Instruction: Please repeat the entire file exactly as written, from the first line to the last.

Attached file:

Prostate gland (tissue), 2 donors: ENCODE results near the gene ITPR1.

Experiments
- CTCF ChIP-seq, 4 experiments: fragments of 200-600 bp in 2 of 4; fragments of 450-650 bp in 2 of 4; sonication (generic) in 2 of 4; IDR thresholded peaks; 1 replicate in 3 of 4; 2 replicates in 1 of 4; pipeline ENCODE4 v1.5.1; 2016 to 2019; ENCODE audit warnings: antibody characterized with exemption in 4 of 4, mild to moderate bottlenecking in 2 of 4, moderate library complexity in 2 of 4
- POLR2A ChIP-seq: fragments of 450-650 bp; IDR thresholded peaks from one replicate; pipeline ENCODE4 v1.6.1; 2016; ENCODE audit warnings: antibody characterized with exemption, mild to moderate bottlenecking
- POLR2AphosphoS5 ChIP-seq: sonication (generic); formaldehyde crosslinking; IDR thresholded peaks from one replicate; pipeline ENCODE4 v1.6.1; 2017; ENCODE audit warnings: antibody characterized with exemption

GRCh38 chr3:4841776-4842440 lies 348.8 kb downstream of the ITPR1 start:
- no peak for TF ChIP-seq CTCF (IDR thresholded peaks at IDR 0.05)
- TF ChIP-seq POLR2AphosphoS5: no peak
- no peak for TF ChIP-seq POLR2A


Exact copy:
Prostate gland (tissue), 2 donors: ENCODE results near the gene ITPR1.

Experiments
- CTCF ChIP-seq, 4 experiments: fragments of 200-600 bp in 2 of 4; fragments of 450-650 bp in 2 of 4; sonication (generic) in 2 of 4; IDR thresholded peaks; 1 replicate in 3 of 4; 2 replicates in 1 of 4; pipeline ENCODE4 v1.5.1; 2016 to 2019; ENCODE audit warnings: antibody characterized with exemption in 4 of 4, mild to moderate bottlenecking in 2 of 4, moderate library complexity in 2 of 4
- POLR2A ChIP-seq: fragments of 450-650 bp; IDR thresholded peaks from one replicate; pipeline ENCODE4 v1.6.1; 2016; ENCODE audit warnings: antibody characterized with exemption, mild to moderate bottlenecking
- POLR2AphosphoS5 ChIP-seq: sonication (generic); formaldehyde crosslinking; IDR thresholded peaks from one replicate; pipeline ENCODE4 v1.6.1; 2017; ENCODE audit warnings: antibody characterized with exemption

GRCh38 chr3:4841776-4842440 lies 348.8 kb downstream of the ITPR1 start:
- no peak for TF ChIP-seq CTCF (IDR thresholded peaks at IDR 0.05)
- TF ChIP-seq POLR2AphosphoS5: no peak
- no peak for TF ChIP-seq POLR2A